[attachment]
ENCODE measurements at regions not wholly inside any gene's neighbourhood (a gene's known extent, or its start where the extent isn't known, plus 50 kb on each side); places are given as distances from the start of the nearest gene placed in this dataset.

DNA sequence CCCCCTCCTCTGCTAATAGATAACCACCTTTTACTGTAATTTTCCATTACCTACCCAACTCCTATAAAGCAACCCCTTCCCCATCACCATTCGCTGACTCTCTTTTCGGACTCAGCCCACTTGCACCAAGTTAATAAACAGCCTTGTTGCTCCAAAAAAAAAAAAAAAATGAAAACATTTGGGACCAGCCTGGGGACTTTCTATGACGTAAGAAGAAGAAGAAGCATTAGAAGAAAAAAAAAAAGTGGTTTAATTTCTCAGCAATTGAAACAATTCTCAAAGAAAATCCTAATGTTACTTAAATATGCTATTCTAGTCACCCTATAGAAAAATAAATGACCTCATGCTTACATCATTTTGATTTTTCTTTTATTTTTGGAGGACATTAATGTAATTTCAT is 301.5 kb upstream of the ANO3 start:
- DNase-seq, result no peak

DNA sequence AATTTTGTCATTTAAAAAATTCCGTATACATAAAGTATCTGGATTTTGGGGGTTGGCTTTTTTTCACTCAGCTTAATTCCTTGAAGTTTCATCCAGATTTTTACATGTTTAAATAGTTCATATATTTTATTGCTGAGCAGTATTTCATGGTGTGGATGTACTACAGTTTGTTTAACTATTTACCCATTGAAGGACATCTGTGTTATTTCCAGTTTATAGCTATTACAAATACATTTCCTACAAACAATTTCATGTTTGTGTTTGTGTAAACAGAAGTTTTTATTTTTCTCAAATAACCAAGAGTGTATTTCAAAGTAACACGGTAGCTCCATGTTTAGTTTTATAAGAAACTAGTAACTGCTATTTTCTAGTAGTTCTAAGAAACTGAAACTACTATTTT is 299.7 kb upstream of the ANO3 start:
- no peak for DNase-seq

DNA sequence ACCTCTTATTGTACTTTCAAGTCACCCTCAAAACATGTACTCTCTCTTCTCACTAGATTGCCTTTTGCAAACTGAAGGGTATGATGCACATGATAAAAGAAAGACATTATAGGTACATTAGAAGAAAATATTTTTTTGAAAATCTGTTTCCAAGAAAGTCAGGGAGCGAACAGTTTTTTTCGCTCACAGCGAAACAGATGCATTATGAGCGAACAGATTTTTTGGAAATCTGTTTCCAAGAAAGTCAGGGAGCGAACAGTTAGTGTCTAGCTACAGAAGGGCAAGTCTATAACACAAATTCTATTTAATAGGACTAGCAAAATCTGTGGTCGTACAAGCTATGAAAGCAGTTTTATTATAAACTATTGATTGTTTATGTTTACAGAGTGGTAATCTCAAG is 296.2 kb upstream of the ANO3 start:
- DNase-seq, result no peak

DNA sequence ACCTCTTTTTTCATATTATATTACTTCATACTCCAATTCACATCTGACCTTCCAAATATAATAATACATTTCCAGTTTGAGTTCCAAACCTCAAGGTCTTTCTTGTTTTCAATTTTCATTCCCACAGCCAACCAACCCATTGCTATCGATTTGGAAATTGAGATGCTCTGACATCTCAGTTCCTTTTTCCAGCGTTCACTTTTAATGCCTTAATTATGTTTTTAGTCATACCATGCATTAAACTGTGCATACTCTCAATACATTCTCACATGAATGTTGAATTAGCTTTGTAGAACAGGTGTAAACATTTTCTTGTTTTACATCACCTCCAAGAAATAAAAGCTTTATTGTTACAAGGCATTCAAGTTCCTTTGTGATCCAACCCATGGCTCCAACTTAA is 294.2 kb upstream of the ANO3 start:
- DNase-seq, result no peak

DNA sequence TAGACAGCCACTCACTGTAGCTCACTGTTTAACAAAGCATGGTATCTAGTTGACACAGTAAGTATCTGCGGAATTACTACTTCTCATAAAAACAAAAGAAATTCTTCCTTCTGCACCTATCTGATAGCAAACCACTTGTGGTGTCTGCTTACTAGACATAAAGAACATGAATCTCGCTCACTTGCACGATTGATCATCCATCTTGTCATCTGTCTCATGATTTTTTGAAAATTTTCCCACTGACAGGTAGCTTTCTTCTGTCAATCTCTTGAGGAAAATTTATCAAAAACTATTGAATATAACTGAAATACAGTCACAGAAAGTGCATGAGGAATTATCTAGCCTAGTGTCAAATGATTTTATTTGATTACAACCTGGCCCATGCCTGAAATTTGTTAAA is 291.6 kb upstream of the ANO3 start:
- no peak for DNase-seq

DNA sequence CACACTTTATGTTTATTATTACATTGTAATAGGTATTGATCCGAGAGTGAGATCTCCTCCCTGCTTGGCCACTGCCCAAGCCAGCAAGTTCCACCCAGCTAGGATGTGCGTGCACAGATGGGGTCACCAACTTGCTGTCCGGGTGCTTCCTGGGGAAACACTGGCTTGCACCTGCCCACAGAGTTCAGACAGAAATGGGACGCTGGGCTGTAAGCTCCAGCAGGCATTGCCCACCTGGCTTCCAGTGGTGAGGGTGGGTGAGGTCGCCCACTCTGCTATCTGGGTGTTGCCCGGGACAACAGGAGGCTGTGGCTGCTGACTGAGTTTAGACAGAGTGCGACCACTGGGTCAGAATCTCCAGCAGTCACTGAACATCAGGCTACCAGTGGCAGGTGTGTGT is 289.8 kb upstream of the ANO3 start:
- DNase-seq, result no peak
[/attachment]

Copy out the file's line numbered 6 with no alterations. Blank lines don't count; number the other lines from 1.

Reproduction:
DNA sequence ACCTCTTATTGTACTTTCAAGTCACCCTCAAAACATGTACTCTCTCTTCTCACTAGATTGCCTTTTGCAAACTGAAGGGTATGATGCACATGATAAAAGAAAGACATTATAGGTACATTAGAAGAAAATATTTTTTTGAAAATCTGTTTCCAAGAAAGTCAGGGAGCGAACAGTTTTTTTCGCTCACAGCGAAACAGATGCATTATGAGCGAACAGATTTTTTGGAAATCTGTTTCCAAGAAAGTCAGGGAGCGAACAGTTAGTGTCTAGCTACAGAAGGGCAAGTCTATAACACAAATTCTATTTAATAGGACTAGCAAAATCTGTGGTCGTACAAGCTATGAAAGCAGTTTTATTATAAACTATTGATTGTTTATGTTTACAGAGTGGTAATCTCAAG is 296.2 kb upstream of the ANO3 start: